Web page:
In the course of twenty-six years of church attendance, I have encountered Eliza R. Snow's great hymn, "Behold the Great Redeemer Die" countless times. I know it almost by heart.
As you may know or might have guessed, the hymn tells the story of the Savior's atonement, death, and resurrection. Pretty heavy stuff. The words paint a picture of suffering and sacrifice that is both haunting and enlightening. But it is the beginning of the fourth verse, the last verse usually sung, that really sticks out to me. Mostly because it has an almost contradictory message to the previous verses. These are the words that pierce my heart:
"'Father, from me remove this cup/But if thou wilt, I'll drink it up.'"
This, of course, is a reference to Luke 22:42. It's the final thing Jesus says before beginning the process of atoning for the sins of all mankind, before He would sweat out His own blood. These are the words He spoke as He prepared to die so that the children of God might rise again.
But I wonder if there is more to these words than that. I wonder if these, like so many of the words of Jesus, are a pattern for how we are to live our lives.
Perhaps it is a motto for us to live by.
I do not believe that God expects us to court suffering. We are not to try to increase our suffering as a way to get closer to God. This is something that has often been misunderstood. God expects us to court holiness, love, and joy. These things are what we should be seeking after. Sorrow, pain, and grief will follow us on our journey, but they are not why we are on the road.
Perhaps this is the true lesson of the Atonement. Or, at least, a crucial part of it.
When Christ, the greatest of all of us, the only one of us who actually did everything right, and the Only Begotten of the Father said "remove this cup," He was teaching us that it is not cowardly or sinful to want as little pain as possible. But when God calls, we answer. When He asks, we do. We may ask questions. We may be confused. But of we are faithful, we will do what we are asked, no matter the cost. If we want holiness, love, and joy, we must be willing to pay the price.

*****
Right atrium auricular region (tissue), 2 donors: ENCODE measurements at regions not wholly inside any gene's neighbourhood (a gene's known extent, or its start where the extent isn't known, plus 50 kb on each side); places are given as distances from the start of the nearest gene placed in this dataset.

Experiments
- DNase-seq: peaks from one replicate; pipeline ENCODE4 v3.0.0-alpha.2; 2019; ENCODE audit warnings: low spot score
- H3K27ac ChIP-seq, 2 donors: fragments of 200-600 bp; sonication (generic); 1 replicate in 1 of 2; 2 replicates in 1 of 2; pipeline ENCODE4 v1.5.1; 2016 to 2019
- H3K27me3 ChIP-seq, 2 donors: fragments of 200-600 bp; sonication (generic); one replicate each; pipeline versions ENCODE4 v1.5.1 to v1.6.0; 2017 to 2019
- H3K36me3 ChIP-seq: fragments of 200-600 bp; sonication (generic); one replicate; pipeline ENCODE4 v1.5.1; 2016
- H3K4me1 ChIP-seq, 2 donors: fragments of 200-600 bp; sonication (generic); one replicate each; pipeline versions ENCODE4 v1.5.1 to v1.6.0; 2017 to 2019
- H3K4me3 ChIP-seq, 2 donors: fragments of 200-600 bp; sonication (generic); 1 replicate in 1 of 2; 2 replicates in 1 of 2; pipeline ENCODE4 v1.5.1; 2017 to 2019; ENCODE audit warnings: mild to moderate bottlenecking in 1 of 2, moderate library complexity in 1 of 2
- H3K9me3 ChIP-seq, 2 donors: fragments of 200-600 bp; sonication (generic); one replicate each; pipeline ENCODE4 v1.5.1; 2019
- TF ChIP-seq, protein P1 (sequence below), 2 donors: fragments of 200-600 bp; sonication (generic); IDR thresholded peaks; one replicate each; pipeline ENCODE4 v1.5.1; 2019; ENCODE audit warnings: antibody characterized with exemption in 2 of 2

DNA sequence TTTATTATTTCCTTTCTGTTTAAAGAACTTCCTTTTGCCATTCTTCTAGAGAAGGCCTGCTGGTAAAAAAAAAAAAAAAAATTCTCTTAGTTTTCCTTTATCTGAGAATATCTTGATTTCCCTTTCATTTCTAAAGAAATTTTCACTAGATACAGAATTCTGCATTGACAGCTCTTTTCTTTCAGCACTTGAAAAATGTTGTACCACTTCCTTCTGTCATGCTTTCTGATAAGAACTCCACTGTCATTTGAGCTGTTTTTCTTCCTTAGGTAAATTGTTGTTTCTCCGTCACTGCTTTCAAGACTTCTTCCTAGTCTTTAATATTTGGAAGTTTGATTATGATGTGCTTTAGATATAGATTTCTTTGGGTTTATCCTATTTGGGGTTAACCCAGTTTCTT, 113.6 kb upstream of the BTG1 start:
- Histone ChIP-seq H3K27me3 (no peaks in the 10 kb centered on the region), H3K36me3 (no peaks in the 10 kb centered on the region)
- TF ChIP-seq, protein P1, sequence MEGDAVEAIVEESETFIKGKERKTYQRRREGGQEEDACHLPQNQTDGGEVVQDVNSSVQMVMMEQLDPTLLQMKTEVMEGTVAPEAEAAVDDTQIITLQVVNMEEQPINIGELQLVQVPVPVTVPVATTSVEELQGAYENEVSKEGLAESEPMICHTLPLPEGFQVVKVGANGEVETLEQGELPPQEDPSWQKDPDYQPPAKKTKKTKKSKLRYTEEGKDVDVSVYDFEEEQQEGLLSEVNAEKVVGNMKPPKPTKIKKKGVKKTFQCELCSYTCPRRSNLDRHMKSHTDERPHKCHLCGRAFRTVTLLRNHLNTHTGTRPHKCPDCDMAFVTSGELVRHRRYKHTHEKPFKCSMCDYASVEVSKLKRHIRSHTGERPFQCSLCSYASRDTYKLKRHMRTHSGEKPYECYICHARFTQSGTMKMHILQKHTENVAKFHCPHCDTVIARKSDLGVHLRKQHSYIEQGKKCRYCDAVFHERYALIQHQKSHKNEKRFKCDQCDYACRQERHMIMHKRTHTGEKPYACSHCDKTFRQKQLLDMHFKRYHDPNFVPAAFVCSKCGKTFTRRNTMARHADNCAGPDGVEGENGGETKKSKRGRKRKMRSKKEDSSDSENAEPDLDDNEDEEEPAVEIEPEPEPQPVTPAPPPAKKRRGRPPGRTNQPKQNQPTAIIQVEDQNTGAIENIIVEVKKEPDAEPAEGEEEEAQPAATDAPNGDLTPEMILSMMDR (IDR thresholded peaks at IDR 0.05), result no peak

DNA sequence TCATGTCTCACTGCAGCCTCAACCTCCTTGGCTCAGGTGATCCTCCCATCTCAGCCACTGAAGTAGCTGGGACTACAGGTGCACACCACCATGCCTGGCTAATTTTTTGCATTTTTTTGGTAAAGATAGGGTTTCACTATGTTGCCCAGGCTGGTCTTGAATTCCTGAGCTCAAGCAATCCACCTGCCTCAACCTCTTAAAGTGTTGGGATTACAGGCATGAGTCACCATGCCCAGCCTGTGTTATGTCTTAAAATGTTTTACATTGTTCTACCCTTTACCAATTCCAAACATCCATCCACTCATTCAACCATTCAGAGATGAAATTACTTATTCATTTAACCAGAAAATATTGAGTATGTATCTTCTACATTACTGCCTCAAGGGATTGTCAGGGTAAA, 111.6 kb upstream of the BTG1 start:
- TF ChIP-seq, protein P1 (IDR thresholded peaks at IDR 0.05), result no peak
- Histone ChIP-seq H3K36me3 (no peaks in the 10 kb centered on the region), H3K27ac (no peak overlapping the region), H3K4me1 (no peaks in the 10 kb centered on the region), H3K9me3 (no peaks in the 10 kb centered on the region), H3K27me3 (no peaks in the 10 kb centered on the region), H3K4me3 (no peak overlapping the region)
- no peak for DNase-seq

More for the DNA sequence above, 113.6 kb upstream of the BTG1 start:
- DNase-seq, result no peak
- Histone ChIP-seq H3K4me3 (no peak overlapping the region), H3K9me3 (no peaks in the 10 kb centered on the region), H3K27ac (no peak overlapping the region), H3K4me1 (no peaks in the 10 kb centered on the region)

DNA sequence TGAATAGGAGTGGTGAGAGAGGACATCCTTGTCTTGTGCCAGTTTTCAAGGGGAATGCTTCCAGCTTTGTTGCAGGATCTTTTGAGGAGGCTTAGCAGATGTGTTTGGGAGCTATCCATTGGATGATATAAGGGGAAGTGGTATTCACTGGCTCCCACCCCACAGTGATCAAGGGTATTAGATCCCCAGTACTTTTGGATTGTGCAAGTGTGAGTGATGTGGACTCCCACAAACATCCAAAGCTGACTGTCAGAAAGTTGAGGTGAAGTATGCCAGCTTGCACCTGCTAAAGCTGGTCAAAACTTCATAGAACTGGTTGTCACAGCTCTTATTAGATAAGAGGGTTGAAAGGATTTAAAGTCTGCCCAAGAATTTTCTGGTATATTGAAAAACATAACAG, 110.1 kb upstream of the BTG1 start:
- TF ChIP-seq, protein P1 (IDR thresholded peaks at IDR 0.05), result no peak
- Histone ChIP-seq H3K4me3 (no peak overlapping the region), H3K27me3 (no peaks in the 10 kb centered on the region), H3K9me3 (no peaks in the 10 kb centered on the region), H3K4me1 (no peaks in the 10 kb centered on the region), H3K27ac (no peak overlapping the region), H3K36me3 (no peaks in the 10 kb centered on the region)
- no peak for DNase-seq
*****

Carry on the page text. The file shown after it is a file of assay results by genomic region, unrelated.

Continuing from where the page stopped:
Jesus did not want His stripes. He wasn't anxious to suffer. But when He was asked to drink that cup and suffer an eternity of pain and torment, He did it all without complaint. He did it because even though there were things that He wanted for Himself, He knew that helping us was more important. When He compared the benefit to the cost, He was willing to do what was necessary.
That is how we need to be.
We will not have to suffer the same magnitude of pain that Christ did, but we all have our bitter cups to drink. We all have weaknesses to overcome and burdens to bear. We all have to change. And we're mostly not going to like it.
But if we are true disciples of Jesus Christ, we realize that we want something more than to simply be spared.
If we are true followers of Christ, we realize that we are not here in this Earth to change God. We are here on this Earth so that God could change us. Change is not only uncomfortable; it often hurts. But change is necessary. If we trust God, we will accept that in all things, He knows better.
And when He asks us to give up what we love, and when He asks us to suffer, it is okay for us to get on our knees and tell Him the truth. It is okay for us to tell Him that it is hard, that it will hurt, and that we sincerely do not want to do it. It is even okay for us to asked to be spared.
But then, as Christ did, we are to then tell God that we will do it anyway. And then we must do it, whatever it is.
And I think that as we faithfully follow God, we will be able to find joy if we continue to look for it. If we remind ourselves that joy is our goal. Pain is only the cost, and it will eventually pass. The joy we seek will be with us forever.
And God and Jesus Christ will be there, too.
Regards, best wishes, and as little pain as possible,